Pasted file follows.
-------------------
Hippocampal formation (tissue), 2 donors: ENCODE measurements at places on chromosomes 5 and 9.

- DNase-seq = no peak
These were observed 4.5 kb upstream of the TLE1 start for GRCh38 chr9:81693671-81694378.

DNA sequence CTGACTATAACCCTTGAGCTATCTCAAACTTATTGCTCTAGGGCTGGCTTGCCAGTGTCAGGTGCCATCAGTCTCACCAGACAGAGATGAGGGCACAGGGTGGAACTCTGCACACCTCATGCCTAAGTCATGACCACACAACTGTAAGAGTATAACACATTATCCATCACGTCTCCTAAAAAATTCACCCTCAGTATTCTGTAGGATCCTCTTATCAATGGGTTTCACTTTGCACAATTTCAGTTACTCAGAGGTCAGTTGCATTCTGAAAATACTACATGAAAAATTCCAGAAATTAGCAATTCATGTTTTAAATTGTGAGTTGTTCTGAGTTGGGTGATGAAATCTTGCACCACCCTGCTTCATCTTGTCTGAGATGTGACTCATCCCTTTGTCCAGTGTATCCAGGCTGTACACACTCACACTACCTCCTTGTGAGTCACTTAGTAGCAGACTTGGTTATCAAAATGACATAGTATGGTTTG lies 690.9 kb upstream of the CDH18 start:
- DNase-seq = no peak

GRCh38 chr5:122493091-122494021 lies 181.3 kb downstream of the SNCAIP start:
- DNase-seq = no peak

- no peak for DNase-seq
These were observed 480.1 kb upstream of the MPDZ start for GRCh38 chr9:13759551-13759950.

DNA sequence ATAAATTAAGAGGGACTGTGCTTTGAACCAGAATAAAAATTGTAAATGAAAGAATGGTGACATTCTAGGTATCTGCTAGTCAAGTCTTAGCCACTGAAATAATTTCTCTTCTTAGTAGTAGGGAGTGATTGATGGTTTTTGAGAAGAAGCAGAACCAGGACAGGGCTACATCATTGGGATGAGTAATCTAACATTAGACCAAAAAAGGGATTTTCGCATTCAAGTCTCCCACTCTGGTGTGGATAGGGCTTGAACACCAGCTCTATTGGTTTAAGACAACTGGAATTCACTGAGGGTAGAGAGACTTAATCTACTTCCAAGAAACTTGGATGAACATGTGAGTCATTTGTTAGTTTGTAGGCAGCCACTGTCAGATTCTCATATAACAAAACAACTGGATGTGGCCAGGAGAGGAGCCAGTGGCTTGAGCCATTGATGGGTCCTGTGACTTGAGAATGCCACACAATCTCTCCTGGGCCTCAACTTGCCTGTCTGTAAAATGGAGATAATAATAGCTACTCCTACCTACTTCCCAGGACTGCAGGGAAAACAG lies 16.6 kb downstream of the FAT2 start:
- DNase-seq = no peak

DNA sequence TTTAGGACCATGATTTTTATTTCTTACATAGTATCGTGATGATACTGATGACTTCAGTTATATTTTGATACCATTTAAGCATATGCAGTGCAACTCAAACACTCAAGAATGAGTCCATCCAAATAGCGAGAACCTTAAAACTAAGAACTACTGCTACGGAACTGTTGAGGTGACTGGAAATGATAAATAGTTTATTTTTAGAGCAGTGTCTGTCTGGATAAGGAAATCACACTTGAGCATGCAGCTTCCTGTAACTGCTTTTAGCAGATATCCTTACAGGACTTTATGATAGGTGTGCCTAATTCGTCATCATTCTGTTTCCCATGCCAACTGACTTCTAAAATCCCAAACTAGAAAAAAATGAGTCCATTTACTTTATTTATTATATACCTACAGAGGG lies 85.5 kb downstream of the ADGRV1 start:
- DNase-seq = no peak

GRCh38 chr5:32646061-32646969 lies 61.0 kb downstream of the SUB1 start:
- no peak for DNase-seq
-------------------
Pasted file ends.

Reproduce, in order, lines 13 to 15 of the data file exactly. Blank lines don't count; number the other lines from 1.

- DNase-seq = no peak

GRCh38 chr5:32646061-32646969 lies 61.0 kb downstream of the SUB1 start:
- no peak for DNase-seq